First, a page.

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The Proper Use of Improper Language

Of all the profane people in my life, I learned the most about swearing from my Aunt Nelly, who was a true fountainhead of smut...
 
 
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Few childhood memories are more poignant than the songs our mothers sang to soothe us to sleep: "Rock-a-Bye Baby," "Hush Little Darling," "Old Granny Grunt." Old Granny who? If you've never heard this particular lullaby, that's because my great-aunt Nelly composed it.

"Oowhh," Nelly would warble as her kids lay huddled in bed, "old Granny Grunt's got a great big. . ." I can't bring myself to complete the line here. Suffice it to say, old Granny Grunt did not have a great big punt, runt, or blunt. What old Granny Grunt had was a great big C-word. She also had, as the end of the rhyme attested, "a mouth like a coal man's arsehole."

And so did Nelly.

In the course of my life, I have consorted with some horrible types, but never have I heard language of the sort that flew from Nelly's mouth. She was a thesaurus of obscenity, a fountainhead of smut. And she looked the part: her bristly, thickset legs splayed when she sat; her mouth was prominent and wet, packed with a snarl of yellow teeth. And she sounded worse than she looked. She had a voice that called to mind Michael Caine being force-fed kitty litter. Her laughter sounded like a pit bull being clubbed to death.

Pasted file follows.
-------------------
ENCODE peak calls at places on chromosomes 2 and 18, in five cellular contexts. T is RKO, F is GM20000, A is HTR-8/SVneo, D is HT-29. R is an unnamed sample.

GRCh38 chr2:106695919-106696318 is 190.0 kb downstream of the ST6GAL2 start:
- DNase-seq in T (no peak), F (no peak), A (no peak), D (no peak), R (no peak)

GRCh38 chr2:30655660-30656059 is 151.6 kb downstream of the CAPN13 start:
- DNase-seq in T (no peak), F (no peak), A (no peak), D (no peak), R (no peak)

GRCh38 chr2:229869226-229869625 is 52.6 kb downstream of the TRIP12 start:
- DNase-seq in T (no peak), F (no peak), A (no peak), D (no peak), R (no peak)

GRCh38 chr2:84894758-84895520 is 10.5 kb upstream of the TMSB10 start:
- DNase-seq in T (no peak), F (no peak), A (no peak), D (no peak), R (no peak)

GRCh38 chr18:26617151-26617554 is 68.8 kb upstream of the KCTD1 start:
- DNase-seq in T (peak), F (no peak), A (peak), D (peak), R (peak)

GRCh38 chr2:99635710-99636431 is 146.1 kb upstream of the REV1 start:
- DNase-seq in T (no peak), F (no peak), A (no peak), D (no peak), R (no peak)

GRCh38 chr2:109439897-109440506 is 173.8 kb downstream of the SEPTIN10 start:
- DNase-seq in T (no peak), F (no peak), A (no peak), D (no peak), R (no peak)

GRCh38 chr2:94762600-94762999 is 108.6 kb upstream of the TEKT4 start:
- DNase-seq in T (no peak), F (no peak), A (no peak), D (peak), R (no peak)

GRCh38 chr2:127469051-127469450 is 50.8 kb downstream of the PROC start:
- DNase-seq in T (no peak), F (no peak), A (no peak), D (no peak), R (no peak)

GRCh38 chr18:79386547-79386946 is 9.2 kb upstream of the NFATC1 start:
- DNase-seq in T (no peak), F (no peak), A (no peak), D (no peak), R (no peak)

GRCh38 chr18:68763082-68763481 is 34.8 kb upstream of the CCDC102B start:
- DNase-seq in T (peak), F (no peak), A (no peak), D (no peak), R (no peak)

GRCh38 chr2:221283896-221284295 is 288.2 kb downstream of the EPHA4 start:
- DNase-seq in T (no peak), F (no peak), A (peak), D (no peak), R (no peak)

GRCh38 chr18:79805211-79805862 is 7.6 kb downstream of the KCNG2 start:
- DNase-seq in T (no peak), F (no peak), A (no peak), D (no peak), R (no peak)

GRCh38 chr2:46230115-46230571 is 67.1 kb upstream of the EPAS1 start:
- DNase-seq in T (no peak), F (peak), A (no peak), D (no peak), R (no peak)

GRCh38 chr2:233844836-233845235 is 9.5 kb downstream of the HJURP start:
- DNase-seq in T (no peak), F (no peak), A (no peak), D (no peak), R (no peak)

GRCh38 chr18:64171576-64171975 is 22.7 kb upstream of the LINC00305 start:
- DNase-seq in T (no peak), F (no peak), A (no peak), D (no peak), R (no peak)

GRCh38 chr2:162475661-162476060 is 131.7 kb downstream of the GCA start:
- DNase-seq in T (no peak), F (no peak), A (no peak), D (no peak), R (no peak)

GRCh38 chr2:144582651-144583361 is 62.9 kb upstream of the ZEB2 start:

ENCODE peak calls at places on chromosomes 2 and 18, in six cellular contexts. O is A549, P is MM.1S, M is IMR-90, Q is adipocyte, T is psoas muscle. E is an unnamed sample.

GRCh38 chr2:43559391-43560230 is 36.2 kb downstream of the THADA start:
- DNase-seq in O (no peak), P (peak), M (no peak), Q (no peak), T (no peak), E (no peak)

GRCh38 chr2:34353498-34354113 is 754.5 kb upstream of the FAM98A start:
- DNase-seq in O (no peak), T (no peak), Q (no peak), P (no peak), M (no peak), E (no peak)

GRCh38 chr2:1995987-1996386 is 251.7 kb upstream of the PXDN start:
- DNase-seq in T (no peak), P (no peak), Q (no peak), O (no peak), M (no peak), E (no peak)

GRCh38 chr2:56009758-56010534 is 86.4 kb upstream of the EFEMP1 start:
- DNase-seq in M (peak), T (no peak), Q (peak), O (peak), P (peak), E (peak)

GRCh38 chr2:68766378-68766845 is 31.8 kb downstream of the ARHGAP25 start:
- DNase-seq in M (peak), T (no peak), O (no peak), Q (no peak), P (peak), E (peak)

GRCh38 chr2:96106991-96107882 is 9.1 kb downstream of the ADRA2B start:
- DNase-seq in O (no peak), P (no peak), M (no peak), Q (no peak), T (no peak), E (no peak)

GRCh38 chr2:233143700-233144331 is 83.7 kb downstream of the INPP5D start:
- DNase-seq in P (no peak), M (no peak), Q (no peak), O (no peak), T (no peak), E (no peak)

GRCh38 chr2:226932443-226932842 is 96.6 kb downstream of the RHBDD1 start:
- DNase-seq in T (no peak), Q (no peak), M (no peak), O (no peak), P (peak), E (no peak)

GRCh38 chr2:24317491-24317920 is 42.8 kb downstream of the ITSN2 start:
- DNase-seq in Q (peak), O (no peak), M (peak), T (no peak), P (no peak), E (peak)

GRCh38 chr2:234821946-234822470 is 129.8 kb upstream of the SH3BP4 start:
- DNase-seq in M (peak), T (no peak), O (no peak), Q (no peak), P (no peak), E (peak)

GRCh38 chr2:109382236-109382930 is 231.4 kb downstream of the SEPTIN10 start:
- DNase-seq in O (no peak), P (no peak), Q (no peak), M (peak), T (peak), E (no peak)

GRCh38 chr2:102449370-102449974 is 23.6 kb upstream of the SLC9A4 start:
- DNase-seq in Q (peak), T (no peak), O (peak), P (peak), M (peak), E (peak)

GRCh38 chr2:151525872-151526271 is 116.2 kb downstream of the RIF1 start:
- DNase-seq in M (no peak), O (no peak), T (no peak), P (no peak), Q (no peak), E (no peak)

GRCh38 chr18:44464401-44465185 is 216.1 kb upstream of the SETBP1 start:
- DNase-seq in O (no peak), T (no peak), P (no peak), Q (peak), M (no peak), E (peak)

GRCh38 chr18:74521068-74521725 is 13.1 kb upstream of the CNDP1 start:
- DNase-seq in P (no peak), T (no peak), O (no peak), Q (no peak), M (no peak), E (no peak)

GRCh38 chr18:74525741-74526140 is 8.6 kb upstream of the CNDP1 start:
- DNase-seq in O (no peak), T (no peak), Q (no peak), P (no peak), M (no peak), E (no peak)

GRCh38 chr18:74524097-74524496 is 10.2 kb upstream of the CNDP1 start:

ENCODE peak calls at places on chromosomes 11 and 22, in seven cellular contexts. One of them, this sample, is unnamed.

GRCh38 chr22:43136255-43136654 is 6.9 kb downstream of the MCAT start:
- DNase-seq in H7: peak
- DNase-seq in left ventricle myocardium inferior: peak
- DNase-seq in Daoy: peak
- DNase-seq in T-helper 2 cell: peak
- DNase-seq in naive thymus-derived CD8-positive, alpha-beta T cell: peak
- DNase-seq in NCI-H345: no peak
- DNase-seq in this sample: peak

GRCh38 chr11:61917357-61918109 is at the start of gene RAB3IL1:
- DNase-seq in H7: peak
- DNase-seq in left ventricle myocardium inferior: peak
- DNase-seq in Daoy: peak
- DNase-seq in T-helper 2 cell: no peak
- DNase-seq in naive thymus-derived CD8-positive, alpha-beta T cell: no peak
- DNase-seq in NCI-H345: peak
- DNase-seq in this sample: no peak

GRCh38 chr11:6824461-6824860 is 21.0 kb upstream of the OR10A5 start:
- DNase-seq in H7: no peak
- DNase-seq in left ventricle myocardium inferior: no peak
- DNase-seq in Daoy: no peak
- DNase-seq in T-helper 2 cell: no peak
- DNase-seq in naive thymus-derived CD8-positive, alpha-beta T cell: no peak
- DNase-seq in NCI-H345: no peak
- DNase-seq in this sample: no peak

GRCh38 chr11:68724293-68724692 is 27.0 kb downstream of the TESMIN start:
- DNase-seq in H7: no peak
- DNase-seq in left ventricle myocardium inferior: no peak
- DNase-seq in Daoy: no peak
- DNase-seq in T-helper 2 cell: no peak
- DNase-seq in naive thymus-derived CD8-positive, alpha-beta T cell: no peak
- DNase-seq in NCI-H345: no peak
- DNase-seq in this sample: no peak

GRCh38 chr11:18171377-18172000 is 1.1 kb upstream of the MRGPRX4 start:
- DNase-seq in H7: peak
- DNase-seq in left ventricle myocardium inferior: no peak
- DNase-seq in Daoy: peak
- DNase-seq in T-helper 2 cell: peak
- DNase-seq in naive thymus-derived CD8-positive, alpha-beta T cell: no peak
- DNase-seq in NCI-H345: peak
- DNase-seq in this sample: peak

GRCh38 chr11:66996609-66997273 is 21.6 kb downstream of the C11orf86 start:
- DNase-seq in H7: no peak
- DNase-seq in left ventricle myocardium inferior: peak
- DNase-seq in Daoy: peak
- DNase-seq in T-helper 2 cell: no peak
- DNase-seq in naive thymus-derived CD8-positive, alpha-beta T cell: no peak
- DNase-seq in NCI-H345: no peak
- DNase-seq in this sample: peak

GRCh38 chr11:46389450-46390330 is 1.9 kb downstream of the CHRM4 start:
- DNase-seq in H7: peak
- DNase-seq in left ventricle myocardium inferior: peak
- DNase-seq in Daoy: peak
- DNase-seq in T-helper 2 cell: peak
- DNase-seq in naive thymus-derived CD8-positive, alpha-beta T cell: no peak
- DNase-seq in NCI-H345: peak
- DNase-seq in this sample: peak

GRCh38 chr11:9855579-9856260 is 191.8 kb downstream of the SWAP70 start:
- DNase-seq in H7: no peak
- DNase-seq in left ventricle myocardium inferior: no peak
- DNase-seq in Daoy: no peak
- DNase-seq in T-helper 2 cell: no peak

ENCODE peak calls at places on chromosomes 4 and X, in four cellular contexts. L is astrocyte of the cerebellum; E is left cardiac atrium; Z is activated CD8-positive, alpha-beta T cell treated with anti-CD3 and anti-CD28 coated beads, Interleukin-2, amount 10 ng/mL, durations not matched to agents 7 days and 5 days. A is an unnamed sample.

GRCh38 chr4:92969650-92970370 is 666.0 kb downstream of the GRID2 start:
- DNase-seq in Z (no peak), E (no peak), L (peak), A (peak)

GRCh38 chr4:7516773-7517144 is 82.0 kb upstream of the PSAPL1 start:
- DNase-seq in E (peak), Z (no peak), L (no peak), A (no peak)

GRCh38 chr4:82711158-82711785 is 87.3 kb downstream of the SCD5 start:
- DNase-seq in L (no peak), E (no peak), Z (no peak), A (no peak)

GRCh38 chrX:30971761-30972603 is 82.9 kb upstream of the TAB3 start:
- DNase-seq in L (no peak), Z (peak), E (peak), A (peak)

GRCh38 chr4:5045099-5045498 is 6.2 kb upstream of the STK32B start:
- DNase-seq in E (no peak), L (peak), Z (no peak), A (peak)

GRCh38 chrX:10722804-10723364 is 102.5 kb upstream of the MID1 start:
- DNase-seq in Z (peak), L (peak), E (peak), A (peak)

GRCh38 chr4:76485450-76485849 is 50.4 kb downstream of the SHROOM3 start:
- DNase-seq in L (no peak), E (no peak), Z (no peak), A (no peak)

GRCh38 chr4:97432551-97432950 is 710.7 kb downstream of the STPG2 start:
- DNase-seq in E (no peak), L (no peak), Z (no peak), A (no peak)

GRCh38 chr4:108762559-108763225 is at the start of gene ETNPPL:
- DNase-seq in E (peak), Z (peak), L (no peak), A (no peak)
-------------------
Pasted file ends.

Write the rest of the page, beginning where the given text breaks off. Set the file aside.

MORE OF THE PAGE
Needless to say, we tended to avoid Nelly's company. When we were out with my mother, it was not unusual to be yanked violently into a shop doorway. This usually meant that Nelly had been spotted. In the event that she spotted us back, the entire block would reverberate with Nelly's standard greeting: "Oi, you old scratch-[C-word]!"

If my mother was put off by Nelly, I was mortified by her. I remember she accosted me once as I made my way into the bathroom. "Going for a wank?" she said. I'd never heard this synonym for masturbation before. Indeed, I'd never heard of masturbation. I was a kid. I was going pee-pee.

It's important to note here that Nelly wasn't a child molester, at least not to my knowledge. She simply lacked a social filter. She was an etiquette half-wit.

Dear Miss Manners,

My husband says it's bad form to scream the C-word at the top of one's lungs along a busy street; I think this is perfectly acceptable. Who is right?

Nelly is not around anymore; she died of cancer -- the other C-word -- decades ago. Yet I still can't walk down London's North End Road without casting a wary eye about for her. I've often wondered why, all these years later, she still holds such mythical stature for me. In a family that has boasted thieves, thugs, and swindlers galore, it's puzzling that Nelly should stand out as the grimmest of the lot.

For starters, I'm no prude about swearing. Who can afford to be these days? Even Nelly's relentless innuendo seems pretty tame by today's standards. If I can smile at visions of the president wanking into a sink, why shudder at the memory of the mere word slithering off Nelly's tongue? To answer this, I believe, requires asking a more fundamental question: what does it mean to swear?